1
    >>> assert result.wasSuccessful()
    
    Different test, so new result
    >>> DoubleTest('test_two')(result)
    >>> result.testsRun
    2
    >>> assert not result.wasSuccessful()
    
    
    If we assume a test case with multiple tests, if any of them fail,
    the assumption does not hold
        
    >>> class AssumesDoubleTest(AntfTestCase):
    ...     _assumes = [DoubleTest]
    ...     def runTest(self):
    ...         assert True
    >>> result = unittest.TestResult()
    >>> AssumesDoubleTest()(result)
    >>> result.testsRun
    0
    
    
    When assuming a test case with multiple tests, the assumption will call
    all of them if they haven't been called already. Also, tests of subclasses
    will be called again since their outcome may differ under a new class
    
    >>> class NewDoubleTest(DoubleTest):
    ...     def test_two(self):
    ...         assert True
    
    >>> class AssumesNewDoubleTest(AntfTestCase):
    ...     _assumes = [NewDoubleTest]
    ...     def runTest(self):
    ...         assert True
    
    >>> result = unittest.TestResult()
    >>> AssumesNewDoubleTest()(result)
    >>> result.testsRun
    3
    >>> assert result.wasSuccessful()
    
    
    Can make assumptions of individual test methods as well
    
    >>> class AssumesDoubleTestPass(AntfTestCase):
    ...     _assumes = [DoubleTest.test_one] # this test asserts True
    ...     def runTest(self):
    ...         assert True
    
    >>> result = unittest.TestResult()
    >>> AssumesDoubleTestPass()(result)
    >>> result.testsRun
    1
    >>> assert result.wasSuccessful()
    
    >>> class AssumesDoubleTestFail(AntfTestCase):
    ...     _assumes = [DoubleTest.test_two] # this test asserts Faslse
    ...     def runTest(self):
    ...         assert True
    
    >>> result = unittest.TestResult()
    >>> AssumesDoubleTestFail()(result)
    >>> result.testsRun
    0
    
    """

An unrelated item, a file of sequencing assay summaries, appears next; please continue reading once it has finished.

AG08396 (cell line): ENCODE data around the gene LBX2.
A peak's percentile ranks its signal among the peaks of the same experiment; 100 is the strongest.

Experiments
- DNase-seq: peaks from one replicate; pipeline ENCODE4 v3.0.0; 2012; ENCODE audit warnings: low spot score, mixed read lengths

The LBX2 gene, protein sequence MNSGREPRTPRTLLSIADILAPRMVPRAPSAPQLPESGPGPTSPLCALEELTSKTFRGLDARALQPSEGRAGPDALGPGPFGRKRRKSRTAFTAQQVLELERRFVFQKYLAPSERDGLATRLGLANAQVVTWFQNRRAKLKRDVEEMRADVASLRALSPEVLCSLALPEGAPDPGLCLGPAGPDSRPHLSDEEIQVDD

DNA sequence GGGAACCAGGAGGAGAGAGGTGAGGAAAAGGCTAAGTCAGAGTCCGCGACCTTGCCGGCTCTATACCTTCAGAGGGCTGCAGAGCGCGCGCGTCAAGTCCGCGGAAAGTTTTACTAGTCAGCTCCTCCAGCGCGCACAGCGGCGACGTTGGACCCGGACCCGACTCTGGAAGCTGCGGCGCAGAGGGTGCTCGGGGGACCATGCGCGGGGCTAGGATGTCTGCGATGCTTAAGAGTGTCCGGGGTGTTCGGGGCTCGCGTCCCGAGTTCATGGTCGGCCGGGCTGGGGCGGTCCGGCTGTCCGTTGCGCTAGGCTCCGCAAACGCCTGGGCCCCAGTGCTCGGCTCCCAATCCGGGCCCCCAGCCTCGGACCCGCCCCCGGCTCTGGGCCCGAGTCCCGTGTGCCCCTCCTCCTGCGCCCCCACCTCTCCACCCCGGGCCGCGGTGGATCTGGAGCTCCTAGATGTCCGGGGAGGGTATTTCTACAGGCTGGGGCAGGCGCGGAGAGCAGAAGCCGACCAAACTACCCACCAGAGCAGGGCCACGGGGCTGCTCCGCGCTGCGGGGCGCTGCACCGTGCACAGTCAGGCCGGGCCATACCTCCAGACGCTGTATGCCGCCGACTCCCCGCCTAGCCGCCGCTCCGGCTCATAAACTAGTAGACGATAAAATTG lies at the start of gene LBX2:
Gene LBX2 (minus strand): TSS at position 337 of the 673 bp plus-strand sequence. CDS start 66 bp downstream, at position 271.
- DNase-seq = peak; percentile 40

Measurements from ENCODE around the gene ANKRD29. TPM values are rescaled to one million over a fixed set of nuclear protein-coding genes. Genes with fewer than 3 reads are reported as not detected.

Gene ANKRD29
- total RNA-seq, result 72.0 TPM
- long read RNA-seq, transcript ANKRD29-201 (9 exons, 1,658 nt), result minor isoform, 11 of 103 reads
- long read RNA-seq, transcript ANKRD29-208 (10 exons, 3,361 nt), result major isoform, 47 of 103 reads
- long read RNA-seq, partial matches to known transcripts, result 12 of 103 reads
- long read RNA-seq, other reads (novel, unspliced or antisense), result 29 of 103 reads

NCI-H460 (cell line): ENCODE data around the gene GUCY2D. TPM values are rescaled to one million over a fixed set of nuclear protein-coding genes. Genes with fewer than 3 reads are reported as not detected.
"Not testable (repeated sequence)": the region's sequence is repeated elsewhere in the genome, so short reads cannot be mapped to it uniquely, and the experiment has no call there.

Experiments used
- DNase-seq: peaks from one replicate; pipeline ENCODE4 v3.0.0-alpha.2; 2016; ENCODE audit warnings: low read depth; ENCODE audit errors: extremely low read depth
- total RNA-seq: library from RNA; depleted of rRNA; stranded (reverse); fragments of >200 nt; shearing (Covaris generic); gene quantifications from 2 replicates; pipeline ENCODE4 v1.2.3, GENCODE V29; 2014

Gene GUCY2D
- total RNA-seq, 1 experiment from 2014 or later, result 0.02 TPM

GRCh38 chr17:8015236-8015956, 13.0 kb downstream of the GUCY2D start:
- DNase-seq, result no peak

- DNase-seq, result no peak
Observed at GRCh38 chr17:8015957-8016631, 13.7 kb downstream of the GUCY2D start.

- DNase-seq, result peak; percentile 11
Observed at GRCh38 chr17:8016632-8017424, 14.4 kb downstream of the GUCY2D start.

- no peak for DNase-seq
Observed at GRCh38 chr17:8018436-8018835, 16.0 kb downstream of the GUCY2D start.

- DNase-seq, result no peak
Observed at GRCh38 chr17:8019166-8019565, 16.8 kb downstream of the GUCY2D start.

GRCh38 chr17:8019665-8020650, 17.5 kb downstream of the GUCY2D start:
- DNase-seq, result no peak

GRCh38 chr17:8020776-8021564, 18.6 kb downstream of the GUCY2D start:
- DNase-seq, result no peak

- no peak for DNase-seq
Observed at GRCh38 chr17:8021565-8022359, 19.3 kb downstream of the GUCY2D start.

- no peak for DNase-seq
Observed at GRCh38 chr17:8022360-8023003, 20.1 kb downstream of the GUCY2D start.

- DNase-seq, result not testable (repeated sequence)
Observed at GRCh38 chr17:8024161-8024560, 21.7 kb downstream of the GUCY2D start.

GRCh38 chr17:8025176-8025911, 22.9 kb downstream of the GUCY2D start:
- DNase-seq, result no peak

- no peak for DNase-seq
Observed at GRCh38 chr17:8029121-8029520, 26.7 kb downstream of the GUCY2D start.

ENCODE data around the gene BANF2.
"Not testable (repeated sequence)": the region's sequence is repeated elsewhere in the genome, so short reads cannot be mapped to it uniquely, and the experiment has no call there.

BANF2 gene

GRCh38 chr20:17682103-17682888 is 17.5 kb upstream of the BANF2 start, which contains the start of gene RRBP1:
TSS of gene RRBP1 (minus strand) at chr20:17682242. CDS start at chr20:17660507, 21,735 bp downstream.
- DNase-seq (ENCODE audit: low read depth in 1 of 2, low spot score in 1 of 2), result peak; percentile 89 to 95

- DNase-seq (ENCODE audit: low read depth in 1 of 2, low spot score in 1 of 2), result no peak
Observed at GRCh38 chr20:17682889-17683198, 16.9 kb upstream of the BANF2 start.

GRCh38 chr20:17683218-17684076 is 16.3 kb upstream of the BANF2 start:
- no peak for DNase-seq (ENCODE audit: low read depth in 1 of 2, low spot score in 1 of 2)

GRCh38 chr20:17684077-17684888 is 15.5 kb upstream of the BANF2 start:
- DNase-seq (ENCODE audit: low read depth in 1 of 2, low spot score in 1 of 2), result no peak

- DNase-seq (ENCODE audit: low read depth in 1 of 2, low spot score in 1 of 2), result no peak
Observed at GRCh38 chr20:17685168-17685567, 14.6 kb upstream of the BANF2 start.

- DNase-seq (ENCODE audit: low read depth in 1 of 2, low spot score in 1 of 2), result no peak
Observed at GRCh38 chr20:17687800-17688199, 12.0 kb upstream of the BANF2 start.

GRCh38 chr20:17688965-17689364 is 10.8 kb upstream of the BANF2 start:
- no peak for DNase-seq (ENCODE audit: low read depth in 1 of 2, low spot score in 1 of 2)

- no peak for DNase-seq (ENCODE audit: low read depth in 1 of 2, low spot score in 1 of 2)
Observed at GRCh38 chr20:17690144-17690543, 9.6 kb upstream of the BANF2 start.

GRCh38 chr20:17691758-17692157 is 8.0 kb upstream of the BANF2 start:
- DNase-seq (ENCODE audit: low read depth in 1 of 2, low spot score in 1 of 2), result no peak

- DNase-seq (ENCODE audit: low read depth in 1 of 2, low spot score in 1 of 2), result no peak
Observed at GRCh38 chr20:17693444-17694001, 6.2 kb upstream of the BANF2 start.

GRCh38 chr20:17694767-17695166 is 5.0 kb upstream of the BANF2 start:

_assumes = [] # List of other testcases this unittest assumes
    _ok = {} # Nested dicts mapping from AntfTestCase clss to individual tests
             # to whether that test has passed
             # True implies passed, False implies it hasn't, and if class
             # is not in this dict, then it hasn't been run yet
    
    @property
    def already_ran(self):
        return self._testMethodName in self.cls_ok_dict
        
    @classmethod
    def get_ok_dict(cls):
        return cls._ok.setdefault(cls, {})
        
    @property
    def cls_ok_dict(self):
        return self.__class__.get_ok_dict()
        
    def set_ok(self, passed):
        self.cls_ok_dict[self._testMethodName] = passed
    
    @classmethod
    def no_failures(cls, test_method_name=None):
        """ Has the given test method for this test case passed?
        
        If no method name is provided, then return True if all methods
        for this test so far have not failed and False if any have
        
        """
        if test_method_name:
            try:
                return cls.get_ok_dict()[test_method_name]
            except KeyError:
                assert False, "A test with that name ad this class has not yet been run"
        
        assert cls.get_ok_dict(), "No tests have been run for this class"
        return all(cls.get_ok_dict().values())
    
    def __call__(self, result=None):
        """ Runs the test with assumption logic.
        
        (1) Does not run twice -- once cls._ok is set, just returns that
        (2) Checks self._assumptions before running
        (3) Returns True if there were no problems and False if there were
        
        """
        if self.already_ran:
            # If test has already been run, stop
            return
        else:
            # By default, assume this test is failing
            # Must successfully reach end without raising exception to pass
            self.set_ok(False)
                
        # If any assumptions are false, don't run this test
        for assumption in self.__class__._assumes:
            if isinstance(assumption, types.MethodType):
                assumption_name = assumption.__name__
                assumption = assumption.im_class
                assert issubclass(assumption, AntfTestCase),\
                    "Assumed methods must belong to AntfTestCase subclass"
                # Init, run actual
                assumption(assumption_name)(result)
                
            elif isinstance(assumption, types.TypeType) \
              or isinstance(assumption, types.ClassType):
                assumption_name = None
                assert issubclass(assumption, AntfTestCase),\
                    "Assumed class be AntfTestCase subclass"
                # Create test suite from assumption class and run it